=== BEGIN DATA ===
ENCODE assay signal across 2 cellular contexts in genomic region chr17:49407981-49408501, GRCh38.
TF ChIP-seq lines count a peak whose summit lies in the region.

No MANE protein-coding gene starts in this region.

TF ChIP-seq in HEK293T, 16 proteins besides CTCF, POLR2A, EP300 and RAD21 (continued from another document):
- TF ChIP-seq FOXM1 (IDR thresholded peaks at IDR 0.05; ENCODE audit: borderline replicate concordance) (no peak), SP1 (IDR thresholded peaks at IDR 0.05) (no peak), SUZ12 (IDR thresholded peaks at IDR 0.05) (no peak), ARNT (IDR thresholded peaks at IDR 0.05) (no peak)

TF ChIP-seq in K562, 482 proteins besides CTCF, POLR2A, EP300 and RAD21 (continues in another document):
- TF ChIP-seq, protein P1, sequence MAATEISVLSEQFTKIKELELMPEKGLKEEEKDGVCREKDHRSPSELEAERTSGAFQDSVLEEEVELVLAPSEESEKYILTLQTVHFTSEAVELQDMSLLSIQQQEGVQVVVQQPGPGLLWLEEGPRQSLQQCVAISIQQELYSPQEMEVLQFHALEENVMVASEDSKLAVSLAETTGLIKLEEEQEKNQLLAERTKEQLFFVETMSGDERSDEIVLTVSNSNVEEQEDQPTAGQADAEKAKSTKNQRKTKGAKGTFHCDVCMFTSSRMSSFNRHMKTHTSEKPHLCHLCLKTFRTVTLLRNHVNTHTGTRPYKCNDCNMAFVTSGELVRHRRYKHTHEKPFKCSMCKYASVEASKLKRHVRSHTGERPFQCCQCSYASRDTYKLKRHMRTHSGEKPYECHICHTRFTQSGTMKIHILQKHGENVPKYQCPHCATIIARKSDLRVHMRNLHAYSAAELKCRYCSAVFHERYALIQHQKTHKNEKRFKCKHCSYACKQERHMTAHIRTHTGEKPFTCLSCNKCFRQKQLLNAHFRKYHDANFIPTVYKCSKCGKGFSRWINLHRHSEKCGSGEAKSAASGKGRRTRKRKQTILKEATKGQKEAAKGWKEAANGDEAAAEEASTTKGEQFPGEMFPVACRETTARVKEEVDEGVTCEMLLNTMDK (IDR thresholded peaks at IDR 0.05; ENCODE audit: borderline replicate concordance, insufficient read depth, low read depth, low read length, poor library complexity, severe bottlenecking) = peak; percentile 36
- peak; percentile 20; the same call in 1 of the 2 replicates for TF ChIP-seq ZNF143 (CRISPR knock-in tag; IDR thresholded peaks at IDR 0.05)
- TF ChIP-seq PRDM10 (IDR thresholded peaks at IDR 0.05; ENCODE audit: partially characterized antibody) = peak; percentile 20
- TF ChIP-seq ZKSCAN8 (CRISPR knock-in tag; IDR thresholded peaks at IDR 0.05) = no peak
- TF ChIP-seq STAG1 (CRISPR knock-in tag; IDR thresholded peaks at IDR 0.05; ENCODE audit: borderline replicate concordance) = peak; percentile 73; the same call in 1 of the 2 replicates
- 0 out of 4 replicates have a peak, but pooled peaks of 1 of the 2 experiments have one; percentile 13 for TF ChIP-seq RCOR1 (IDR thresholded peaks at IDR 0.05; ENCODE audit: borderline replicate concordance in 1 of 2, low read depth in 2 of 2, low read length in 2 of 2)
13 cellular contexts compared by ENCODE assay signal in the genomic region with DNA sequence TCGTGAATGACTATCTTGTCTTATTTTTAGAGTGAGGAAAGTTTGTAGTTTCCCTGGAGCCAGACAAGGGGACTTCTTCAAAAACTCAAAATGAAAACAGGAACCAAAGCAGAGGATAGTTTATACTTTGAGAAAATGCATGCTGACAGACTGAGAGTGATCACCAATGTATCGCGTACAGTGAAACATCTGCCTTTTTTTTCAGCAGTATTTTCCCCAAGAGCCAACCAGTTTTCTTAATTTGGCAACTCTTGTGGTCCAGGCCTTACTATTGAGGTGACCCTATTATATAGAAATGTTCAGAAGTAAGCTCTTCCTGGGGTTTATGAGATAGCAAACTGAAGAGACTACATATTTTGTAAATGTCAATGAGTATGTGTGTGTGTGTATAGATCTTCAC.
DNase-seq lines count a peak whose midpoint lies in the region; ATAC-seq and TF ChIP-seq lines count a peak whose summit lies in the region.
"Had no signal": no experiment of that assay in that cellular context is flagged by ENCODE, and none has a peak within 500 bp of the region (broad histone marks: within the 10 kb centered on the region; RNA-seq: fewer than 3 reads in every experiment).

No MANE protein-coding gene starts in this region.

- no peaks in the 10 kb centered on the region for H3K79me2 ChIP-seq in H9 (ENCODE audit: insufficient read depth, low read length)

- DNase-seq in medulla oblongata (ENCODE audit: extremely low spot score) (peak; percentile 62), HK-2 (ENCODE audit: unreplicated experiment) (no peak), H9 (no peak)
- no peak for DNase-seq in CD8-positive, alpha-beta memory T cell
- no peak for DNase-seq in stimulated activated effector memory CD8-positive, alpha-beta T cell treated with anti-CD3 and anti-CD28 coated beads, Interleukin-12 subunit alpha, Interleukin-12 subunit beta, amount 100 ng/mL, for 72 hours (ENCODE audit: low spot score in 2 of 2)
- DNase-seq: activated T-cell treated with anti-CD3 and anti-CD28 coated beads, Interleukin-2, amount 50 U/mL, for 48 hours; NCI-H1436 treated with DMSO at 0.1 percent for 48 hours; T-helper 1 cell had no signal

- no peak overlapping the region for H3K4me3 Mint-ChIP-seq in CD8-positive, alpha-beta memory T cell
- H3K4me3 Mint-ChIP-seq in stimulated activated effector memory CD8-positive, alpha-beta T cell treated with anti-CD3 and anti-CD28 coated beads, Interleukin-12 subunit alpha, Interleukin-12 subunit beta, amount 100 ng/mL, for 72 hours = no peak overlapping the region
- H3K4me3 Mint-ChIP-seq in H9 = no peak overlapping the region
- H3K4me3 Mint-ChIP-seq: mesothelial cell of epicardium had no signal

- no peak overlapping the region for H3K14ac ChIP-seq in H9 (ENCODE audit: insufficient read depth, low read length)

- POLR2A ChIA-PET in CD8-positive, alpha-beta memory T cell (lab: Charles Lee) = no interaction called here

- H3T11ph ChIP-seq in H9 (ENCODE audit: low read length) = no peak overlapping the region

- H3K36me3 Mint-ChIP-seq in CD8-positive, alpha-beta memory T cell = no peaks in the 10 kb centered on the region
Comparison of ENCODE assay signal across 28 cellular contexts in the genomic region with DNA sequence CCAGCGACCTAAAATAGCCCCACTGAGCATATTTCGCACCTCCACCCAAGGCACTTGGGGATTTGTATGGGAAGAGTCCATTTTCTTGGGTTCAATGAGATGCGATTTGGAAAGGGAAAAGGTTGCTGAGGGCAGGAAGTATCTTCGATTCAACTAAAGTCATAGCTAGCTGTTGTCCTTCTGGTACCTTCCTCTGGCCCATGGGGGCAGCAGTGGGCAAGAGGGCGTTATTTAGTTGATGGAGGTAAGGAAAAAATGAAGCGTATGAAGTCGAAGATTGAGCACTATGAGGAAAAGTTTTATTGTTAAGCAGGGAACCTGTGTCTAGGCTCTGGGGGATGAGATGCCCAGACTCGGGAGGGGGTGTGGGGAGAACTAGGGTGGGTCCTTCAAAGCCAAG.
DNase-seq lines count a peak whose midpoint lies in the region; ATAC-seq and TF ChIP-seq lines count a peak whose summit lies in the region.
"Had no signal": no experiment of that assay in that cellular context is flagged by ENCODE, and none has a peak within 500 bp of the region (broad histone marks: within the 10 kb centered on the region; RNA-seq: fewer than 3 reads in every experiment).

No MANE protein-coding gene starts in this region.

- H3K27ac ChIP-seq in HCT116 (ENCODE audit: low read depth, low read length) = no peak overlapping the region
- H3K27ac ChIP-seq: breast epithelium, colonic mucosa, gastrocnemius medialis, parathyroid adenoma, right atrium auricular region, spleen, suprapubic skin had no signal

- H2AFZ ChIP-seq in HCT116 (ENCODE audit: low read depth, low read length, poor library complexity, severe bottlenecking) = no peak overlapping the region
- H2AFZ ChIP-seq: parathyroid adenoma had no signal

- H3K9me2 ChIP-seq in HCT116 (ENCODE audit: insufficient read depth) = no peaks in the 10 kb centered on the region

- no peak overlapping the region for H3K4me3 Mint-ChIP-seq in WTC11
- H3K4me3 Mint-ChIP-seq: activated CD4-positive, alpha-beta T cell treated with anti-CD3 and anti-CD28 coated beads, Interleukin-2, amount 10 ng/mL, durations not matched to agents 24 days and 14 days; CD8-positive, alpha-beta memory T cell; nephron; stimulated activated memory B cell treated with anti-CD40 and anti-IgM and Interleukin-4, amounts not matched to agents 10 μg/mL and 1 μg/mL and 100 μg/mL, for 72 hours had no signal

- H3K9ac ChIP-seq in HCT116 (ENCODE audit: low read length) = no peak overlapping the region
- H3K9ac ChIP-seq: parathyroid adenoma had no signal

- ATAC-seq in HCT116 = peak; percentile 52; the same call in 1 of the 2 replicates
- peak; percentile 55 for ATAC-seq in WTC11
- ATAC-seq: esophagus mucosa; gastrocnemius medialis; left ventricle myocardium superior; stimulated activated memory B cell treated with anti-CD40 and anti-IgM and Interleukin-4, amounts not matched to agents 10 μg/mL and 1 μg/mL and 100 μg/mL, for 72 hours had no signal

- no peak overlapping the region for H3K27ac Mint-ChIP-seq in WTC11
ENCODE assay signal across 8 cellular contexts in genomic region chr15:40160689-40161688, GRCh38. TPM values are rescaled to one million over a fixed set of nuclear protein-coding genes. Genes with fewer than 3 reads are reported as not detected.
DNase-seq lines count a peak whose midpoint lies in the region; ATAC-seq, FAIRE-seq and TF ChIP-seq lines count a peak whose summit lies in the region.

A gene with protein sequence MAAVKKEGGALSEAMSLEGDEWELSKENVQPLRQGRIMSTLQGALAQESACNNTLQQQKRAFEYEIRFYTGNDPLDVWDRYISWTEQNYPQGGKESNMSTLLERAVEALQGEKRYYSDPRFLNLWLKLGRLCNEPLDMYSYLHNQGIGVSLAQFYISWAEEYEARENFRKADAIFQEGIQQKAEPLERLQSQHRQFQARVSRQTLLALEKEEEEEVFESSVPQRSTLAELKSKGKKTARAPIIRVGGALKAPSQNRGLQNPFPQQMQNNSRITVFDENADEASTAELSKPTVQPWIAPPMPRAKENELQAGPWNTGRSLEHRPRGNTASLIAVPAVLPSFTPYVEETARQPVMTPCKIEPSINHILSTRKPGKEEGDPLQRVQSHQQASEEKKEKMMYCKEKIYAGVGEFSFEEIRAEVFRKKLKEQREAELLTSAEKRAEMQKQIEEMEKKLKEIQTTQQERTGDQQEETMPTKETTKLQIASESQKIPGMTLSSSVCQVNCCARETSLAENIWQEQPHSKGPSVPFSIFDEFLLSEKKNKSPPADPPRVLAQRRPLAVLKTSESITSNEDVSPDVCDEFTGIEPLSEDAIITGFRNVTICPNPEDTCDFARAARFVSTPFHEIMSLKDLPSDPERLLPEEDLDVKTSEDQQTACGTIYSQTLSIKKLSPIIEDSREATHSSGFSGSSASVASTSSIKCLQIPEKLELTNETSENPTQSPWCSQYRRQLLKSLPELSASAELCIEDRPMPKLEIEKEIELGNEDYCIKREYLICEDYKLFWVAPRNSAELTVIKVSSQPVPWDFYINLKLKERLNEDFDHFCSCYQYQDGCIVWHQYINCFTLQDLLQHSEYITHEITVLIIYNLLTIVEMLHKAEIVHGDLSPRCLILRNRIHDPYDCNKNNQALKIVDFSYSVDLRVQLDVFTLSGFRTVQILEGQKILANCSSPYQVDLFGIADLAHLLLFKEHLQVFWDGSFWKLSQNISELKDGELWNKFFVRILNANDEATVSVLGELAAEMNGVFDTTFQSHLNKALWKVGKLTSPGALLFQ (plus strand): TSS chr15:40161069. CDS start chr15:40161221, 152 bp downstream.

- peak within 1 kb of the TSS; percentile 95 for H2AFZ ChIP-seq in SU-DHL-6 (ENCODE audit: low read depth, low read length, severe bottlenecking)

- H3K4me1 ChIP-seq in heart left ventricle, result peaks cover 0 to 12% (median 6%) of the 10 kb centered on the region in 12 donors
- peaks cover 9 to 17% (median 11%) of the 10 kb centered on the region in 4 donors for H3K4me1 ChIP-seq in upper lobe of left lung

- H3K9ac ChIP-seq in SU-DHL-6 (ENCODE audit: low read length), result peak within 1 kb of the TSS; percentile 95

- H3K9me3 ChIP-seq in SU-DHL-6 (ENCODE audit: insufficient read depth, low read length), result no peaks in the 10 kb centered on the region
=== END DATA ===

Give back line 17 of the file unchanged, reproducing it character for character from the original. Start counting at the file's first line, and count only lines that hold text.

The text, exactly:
- no peaks in the 10 kb centered on the region for H3K79me2 ChIP-seq in H9 (ENCODE audit: insufficient read depth, low read length)